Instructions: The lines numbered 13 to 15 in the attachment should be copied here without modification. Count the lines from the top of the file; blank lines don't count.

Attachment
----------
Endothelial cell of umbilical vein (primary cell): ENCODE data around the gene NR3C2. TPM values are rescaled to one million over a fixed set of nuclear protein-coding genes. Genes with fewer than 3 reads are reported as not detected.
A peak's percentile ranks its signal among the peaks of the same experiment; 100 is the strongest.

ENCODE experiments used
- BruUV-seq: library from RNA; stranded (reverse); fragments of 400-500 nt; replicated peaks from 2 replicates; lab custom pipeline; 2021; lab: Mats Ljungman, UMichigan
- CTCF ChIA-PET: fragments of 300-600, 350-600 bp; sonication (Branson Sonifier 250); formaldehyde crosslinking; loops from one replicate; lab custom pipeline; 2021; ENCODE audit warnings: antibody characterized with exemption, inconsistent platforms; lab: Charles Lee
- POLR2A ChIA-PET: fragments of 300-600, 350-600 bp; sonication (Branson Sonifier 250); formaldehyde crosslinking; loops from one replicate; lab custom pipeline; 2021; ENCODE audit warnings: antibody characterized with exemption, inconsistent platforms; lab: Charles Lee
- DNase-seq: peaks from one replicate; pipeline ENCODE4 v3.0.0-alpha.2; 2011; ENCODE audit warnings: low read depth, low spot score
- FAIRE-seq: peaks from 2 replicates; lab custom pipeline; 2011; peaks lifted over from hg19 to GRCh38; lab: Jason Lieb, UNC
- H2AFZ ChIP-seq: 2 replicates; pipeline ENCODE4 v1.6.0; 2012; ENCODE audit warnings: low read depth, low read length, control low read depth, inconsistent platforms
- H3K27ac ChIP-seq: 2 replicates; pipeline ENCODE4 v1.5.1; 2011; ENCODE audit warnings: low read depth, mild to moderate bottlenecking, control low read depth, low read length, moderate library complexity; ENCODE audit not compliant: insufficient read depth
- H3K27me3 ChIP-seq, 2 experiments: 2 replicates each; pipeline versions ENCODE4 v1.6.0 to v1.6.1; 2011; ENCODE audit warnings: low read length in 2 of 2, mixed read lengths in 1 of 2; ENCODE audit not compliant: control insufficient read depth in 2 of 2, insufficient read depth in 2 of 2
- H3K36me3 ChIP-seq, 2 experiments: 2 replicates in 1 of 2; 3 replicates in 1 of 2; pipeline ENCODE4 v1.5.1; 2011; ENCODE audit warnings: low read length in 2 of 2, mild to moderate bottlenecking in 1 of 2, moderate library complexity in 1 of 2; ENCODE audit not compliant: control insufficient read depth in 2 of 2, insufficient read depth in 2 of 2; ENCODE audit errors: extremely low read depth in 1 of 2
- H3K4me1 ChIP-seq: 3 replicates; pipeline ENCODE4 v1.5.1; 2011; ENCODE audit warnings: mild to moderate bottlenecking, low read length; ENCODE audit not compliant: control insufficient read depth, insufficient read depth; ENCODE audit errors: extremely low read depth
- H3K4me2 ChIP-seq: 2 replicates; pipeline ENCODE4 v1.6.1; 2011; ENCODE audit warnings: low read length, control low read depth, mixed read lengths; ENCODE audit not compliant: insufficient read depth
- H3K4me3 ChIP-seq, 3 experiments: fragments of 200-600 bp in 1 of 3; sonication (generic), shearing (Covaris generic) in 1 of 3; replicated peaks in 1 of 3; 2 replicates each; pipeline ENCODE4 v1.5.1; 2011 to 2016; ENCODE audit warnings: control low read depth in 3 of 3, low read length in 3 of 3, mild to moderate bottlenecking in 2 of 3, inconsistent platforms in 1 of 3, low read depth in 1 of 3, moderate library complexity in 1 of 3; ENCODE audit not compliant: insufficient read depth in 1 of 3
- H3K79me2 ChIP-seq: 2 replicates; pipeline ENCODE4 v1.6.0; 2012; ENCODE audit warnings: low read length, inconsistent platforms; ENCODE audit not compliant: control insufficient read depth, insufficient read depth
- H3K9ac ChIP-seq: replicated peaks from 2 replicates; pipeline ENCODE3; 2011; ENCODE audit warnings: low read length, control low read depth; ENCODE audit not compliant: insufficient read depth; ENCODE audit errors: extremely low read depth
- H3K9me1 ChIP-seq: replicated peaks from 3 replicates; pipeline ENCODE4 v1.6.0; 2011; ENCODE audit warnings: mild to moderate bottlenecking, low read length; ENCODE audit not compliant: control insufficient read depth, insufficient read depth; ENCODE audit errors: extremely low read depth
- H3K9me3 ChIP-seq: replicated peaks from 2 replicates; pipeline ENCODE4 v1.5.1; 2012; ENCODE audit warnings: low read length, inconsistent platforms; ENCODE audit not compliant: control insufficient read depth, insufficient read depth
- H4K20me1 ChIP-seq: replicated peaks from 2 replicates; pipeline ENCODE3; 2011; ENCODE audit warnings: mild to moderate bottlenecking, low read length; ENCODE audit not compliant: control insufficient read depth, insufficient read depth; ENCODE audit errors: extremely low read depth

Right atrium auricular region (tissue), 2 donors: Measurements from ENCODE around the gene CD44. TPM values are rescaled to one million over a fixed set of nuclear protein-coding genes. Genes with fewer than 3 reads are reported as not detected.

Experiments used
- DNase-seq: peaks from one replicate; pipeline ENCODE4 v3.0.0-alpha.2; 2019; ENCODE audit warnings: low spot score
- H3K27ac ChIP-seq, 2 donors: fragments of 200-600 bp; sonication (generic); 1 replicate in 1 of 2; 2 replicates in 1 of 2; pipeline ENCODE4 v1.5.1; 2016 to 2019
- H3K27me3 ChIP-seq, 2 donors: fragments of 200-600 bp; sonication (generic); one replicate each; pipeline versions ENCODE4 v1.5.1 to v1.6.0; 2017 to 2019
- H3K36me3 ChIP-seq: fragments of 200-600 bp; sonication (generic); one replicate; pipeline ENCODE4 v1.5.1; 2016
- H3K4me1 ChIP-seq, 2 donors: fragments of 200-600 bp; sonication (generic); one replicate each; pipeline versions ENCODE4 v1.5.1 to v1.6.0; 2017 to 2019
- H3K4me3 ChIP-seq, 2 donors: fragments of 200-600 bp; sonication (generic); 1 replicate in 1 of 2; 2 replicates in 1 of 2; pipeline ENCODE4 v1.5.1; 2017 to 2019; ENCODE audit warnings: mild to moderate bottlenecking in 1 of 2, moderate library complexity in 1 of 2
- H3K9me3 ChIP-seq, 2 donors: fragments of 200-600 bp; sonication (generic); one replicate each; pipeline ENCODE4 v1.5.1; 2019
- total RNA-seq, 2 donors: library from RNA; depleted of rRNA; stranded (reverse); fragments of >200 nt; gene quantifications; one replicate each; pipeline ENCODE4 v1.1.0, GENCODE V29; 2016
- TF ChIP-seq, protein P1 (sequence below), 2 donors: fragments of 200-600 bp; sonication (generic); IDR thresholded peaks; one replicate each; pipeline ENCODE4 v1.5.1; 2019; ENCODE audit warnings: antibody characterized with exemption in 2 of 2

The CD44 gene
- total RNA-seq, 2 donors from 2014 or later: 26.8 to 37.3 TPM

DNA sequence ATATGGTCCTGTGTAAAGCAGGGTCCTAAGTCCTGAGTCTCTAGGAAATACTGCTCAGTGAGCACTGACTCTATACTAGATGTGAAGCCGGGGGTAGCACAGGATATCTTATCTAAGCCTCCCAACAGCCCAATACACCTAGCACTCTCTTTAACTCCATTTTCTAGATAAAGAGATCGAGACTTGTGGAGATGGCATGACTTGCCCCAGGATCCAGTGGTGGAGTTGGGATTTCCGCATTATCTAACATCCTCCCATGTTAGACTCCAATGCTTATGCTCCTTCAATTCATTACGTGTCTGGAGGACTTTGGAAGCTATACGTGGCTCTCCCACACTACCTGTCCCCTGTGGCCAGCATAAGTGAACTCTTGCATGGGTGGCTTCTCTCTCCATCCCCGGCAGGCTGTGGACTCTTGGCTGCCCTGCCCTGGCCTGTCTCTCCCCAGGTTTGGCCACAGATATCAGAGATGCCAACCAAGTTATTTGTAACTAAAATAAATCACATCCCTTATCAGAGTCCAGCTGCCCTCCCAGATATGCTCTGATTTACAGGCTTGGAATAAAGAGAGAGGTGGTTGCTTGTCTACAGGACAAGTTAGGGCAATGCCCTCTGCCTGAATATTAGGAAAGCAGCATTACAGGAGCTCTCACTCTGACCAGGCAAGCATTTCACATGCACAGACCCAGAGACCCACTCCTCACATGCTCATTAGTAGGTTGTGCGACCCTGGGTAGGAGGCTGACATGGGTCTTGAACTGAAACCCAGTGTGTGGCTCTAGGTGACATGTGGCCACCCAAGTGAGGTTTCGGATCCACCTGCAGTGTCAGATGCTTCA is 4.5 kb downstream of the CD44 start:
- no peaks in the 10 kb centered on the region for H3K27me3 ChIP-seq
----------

- H3K4me1 ChIP-seq: 3 replicates; pipeline ENCODE4 v1.5.1; 2011; ENCODE audit warnings: mild to moderate bottlenecking, low read length; ENCODE audit not compliant: control insufficient read depth, insufficient read depth; ENCODE audit errors: extremely low read depth
- H3K4me2 ChIP-seq: 2 replicates; pipeline ENCODE4 v1.6.1; 2011; ENCODE audit warnings: low read length, control low read depth, mixed read lengths; ENCODE audit not compliant: insufficient read depth
- H3K4me3 ChIP-seq, 3 experiments: fragments of 200-600 bp in 1 of 3; sonication (generic), shearing (Covaris generic) in 1 of 3; replicated peaks in 1 of 3; 2 replicates each; pipeline ENCODE4 v1.5.1; 2011 to 2016; ENCODE audit warnings: control low read depth in 3 of 3, low read length in 3 of 3, mild to moderate bottlenecking in 2 of 3, inconsistent platforms in 1 of 3, low read depth in 1 of 3, moderate library complexity in 1 of 3; ENCODE audit not compliant: insufficient read depth in 1 of 3